In 2007, the Sunday Times released averages of all its tables over 10 years, ranking Chester as 78th in the country (out of 119 institutions) from 1998 - 2007.[25]

Overall UK University Rankings
2012 2011 2010 2009 2008 2007 2006 2005 2004 2003 2002 2001
Times Good University Guide 71st[26] 83rd[26] 91st[26] 71st=[26] 86th 100th= 68th
Guardian University Guide 79th[27] 90th[28] 80th[29] 86th[30] 80th 90th 113th 108th 102nd
The Complete University Guide 80th=[31] 81st=[22] 90th[32] 90th=[33] 84th[34]
The Daily Telegraph 84th
Sunday Times University Guide 97th=[26] 83rd=[26] 86th[26] 99th 97th[35] 82nd[35] 93rd[36] 87th[36] 79th 69th[37]

Coat of arms

The University's coat of arms was granted by the College of Arms in 1954. The arms, pictured above, are made up of an argent shield featuring the St George's cross on which there is a golden wheatsheaf, representing the Earldom of Cheshire. In the first quarter of the shield is a clasped open book, symbolising learning. The crest features a mitre, signifying the institution's founding by the Church of England, in front of two crossed swords, which are taken from the County of Cheshire's coat of arms. The golden scroll contains the Latin motto, "qui docet in doctrina", an extract from Saint Paul's epistle to the Romans and translates as "he that teacheth, on teaching" or "let the teacher teach".[38]

The coat of arms was used as the College's logo until the early 1990s when a new logo, with a depiction of the Old College building, was introduced. The coat of arms returned to the College's logo in 2002 when a simplified version became part of the logo. The University's current logo, introduced in 2005, features the shield and scroll from the coat of arms.

Notable alumni

Honorary graduates

Honorary graduates of the University include HRH The Prince of Wales, Dame Joan Bakewell, The Most Rev and Rt Hon Dr John Sentamu, Terry Waite CBE, Sir Andrew Motion, Tim Firth, Ken Dodd OBE, Sue Johnston OBE, Phil Redmond CBE, Willie Carson, Matthew Kelly, Estelle Morris (Baroness Morris of Yardley), Christine Russell, Ronald Pickup and Tony Robinson.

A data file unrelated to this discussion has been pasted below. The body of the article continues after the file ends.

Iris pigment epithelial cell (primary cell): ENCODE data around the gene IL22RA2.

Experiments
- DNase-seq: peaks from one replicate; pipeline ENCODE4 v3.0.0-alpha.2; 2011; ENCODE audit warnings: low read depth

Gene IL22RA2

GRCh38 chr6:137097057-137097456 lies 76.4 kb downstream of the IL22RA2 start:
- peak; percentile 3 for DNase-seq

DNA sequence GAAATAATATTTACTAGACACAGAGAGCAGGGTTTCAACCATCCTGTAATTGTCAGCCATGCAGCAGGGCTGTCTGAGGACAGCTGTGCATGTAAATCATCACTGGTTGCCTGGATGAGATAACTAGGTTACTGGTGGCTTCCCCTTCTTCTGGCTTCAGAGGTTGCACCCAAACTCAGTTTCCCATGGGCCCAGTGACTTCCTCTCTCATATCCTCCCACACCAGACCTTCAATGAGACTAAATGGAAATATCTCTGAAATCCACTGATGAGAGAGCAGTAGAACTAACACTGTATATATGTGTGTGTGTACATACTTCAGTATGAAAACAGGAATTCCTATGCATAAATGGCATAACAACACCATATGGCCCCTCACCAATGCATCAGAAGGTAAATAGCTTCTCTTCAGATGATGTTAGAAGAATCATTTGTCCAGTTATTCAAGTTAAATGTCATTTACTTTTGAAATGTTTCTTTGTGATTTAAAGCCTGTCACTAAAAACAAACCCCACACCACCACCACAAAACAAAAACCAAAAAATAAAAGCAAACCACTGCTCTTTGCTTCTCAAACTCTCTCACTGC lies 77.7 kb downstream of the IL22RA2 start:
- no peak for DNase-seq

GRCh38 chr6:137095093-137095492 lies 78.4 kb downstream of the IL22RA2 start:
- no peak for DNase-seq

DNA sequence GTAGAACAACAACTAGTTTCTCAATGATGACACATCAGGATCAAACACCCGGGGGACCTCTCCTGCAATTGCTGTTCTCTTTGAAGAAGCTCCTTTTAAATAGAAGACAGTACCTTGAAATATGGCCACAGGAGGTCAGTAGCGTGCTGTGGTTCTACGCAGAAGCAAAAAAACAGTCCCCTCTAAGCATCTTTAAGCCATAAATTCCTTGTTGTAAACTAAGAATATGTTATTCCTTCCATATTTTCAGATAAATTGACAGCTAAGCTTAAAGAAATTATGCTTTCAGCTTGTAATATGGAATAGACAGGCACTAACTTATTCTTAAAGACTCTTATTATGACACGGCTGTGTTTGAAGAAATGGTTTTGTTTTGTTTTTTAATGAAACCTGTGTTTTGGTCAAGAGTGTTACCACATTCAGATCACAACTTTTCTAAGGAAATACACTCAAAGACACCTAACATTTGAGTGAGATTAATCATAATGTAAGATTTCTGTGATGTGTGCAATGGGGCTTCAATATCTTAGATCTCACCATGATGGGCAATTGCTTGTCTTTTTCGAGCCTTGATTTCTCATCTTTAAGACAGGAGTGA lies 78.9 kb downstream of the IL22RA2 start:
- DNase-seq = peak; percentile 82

Notable staff


  1. ^ 2009 Annual Review
  2. ^ a b c "Table 0 - All students by institution, mode of study, level of study, gender and domicile 2008/09" (Microsoft Excel spreadsheet). Higher Education Statistics Agency. Retrieved 2010-06-25. 
  3. ^
  4. ^ a b c d e Ian Dunn, The University of Chester, 1839-2008: The Bright Star in the Present Prospect
  5. ^ University of Chester: News and Events
  6. ^ a b c University of Chester: News and Events
  7. ^ Statuette of W. E. Gladstone
  8. ^ Twentieth century Chester 1914-2000 - The economy, 1918-39 | British History Online
  9. ^ a b "Chester, University of". The Independent (London). 22 June 2009. Retrieved 27 May 2010. 
  10. ^ Official RAE results
  11. ^ a b c The Cestrian, 2008
  12. ^ University of Chester Annual Review 2009
  13. ^ Elsie Newton, The Padgate Story, 1946-2006; University of Chester Annual Review 2009
  14. ^ University of Chester: Departments
  15. ^ University of Chester Annual Review 2009.
  16. ^ "Flash Fiction Magazine" Accessed 18th September 2009
  17. ^ Chester Students' Union. Official website. Retrieval Date: December 31, 2007.
  18. ^
  19. ^ Chester Chronicle Accessed 28 August 09
  20. ^
  21. ^ "University guide 2011: University league table". The Guardian (London). 8 June 2010. 
  22. ^ a b
  23. ^ "Profile University of Chester". The Times (London). 27 May 2009. Retrieved 27 May 2010. 
  24. ^ Times Top Universities in the North West Accessed 28 August 09